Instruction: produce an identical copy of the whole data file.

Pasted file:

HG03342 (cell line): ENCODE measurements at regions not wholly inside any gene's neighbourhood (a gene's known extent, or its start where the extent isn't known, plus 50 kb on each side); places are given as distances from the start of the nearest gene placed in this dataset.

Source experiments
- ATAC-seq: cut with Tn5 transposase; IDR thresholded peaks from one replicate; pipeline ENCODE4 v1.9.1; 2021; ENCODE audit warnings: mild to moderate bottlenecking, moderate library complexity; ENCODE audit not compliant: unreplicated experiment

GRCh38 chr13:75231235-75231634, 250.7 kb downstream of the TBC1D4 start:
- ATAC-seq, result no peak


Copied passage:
HG03342 (cell line): ENCODE measurements at regions not wholly inside any gene's neighbourhood (a gene's known extent, or its start where the extent isn't known, plus 50 kb on each side); places are given as distances from the start of the nearest gene placed in this dataset.

Source experiments
- ATAC-seq: cut with Tn5 transposase; IDR thresholded peaks from one replicate; pipeline ENCODE4 v1.9.1; 2021; ENCODE audit warnings: mild to moderate bottlenecking, moderate library complexity; ENCODE audit not compliant: unreplicated experiment

GRCh38 chr13:75231235-75231634, 250.7 kb downstream of the TBC1D4 start:
- ATAC-seq, result no peak